At the end of the week, we climbed to the top of Mount Kasigau (1600m) which was really fun, and good training for Hattie, Milly and me who would be conquering Mount Kenya later on! We got to the top in 3.5hrs to be greeted by the mother of all rain clouds.. Typical. Very enjoyable trip down, however. We all went flying through the undergrowth, sliding down mud-slips, and dodging giant red spiders whos webs were invisible through the trees. Eugh...

Back at Tsavo camp, we finished up the projects we had started the week before, and spent more time at Sasenyi School planting the trees and doing a bit of teaching. On the last day we spent at Sasenyi, we presented the Headteacher with bags of our clothes, pens/pencils, books, and a football I had carried all the way from home! They really, really apreciated these donations, and pumped the football up right away to play with. George, Orlando, Fi and I joined the schoolboys in a kick around with the new ball, which was so much fun until the ball exploded due to being pumped up too full! It was quite funny at the time, but really dissapointing for the kids who had just recieved a new toy!

At this point, we only had 3 days left with each other! March 13th was Natalie's birthday, so we were hoping that the 2 game drives revealed lots of animals! They really didn't. We drove around for about 2 hours seeing absolutely nothing but some birds. On the way back, about 3 minutes from camp, we were all hushed as the truck came to a hault, and 2 Cheetahs casually walked across the road right in front of us! It was amazing. They were so beautiful, and we were so lucky to have seen them that close to the end of our time in Kenya!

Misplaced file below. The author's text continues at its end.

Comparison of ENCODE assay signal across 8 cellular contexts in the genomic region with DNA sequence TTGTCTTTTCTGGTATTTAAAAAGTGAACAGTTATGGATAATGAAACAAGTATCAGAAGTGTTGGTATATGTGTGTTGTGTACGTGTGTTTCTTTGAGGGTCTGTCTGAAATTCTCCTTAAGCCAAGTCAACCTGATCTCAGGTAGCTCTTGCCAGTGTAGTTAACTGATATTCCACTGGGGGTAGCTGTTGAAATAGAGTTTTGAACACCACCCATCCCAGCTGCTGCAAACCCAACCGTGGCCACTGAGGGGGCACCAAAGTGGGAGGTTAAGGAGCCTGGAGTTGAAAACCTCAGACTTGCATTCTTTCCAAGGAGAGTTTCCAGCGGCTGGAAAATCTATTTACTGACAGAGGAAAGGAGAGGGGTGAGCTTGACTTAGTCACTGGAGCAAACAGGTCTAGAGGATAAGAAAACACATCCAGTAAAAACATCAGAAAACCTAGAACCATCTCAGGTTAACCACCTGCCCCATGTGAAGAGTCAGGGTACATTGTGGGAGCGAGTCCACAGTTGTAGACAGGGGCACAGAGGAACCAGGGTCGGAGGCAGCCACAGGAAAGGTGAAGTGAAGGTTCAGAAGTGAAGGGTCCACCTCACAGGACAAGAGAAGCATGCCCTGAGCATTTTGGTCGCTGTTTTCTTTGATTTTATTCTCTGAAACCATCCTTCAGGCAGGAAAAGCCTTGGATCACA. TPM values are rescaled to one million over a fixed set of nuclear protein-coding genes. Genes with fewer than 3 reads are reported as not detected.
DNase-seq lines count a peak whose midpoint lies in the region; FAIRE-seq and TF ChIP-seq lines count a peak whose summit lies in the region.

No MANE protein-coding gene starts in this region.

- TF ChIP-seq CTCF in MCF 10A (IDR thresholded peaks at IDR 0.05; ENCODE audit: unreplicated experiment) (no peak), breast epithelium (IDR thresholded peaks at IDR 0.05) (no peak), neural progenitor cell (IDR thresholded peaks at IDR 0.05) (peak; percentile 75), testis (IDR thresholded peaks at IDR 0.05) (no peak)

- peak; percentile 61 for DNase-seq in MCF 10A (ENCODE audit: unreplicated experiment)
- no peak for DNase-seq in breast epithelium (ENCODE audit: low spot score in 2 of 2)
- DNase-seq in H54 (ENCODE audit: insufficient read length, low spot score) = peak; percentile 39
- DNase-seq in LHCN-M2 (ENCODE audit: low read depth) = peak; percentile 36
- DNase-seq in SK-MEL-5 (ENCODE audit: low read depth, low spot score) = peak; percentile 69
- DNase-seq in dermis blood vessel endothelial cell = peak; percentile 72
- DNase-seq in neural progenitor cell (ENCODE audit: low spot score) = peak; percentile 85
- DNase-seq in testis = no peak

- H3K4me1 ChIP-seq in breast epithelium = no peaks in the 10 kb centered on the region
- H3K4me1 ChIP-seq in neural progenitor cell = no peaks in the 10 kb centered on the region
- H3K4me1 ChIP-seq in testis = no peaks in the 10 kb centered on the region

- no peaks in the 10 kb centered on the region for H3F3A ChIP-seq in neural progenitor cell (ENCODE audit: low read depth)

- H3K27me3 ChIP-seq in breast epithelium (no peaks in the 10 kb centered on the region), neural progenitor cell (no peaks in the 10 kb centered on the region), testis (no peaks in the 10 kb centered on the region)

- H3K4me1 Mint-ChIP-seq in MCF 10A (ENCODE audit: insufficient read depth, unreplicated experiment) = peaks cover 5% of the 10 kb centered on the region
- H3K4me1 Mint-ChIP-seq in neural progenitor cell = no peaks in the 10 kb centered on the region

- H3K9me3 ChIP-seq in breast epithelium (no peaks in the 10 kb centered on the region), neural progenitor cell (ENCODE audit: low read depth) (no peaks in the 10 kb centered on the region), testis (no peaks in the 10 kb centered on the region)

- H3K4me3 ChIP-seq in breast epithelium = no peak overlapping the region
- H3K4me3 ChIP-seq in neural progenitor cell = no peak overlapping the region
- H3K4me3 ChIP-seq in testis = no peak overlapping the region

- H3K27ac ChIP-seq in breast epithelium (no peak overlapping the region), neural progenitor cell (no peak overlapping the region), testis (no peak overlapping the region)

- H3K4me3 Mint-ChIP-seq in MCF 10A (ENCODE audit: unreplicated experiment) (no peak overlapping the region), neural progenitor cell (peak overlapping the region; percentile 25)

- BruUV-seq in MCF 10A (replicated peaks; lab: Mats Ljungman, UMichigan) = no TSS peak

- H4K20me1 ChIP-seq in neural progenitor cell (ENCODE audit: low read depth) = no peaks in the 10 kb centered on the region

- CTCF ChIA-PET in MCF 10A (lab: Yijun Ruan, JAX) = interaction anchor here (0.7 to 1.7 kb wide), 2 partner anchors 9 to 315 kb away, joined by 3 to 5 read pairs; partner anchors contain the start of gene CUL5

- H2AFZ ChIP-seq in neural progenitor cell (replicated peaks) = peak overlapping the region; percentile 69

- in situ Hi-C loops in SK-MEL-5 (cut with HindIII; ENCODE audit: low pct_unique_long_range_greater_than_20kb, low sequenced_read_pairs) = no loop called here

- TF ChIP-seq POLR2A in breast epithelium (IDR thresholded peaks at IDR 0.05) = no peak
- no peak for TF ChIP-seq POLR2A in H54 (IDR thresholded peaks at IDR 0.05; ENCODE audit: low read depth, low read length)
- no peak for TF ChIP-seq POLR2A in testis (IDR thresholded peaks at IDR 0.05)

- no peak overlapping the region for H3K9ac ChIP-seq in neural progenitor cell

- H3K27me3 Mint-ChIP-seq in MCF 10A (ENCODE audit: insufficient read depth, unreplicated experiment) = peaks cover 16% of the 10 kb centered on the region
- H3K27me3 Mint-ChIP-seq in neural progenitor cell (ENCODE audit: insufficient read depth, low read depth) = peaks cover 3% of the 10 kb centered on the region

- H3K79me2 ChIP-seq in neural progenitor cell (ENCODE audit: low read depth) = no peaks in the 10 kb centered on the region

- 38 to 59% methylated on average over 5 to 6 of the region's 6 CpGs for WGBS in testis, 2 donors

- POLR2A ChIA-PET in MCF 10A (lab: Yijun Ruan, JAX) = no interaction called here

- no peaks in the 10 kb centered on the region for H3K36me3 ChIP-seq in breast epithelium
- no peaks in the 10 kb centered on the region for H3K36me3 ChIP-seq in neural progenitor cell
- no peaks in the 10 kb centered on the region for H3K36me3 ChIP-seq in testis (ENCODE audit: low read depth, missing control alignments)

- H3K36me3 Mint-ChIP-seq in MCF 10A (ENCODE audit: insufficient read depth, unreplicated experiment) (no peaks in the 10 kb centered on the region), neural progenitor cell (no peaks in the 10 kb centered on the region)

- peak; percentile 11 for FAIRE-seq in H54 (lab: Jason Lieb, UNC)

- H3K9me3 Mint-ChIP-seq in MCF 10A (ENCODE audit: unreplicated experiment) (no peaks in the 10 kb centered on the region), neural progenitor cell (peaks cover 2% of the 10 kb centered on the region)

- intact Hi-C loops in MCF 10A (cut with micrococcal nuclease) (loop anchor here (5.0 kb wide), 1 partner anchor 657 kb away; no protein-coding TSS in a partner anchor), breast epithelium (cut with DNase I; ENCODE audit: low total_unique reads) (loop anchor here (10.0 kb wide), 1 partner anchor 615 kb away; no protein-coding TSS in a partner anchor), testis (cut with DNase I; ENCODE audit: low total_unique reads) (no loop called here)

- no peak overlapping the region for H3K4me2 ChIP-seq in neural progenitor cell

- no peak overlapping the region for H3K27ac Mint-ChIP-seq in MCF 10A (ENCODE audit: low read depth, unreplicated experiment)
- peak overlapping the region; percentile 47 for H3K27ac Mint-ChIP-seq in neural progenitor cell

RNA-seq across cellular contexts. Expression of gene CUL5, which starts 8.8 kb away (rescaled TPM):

That night, we all dressed up as something related to our 10 weeks in Kenya. The majority of us went as animals, and we had a 'big catwalk' show and danced around to our out-of-date music. MUCHO fun! I have put lots of pictures up on Facebook, so do have a gander!
On March 14th, we spent our last day together, packing, and then heading up to nice spot where we took lots of pictures and watched the sunset one last time as the 11 Leapers.

The day of March 15th had been in my calendar for a long, long time, and after being in Kenya, with the same 11 amazing people for 10 weeks, made it come faster than expected. We all headed to Mombassa airport together, and said our goodbyes at the check in desk. It was all so fast, that it didn't really hit me that we weren't going to see each other for a while, until Milly, Hattie and I were alone together in Nanyuki (Mount Kenya base). We were without the noise and energy of 11 people, the sound of Duncan's "Christine!!!!", the smell of Silus and Titus's food, and the continuous annoyance of little children's "What is your name?"... All to be missed.

Next time: MOUNT KENYAAAAA! 4985m up!

Posted by flynck 08:34 Archived in Kenya Tagged volunteer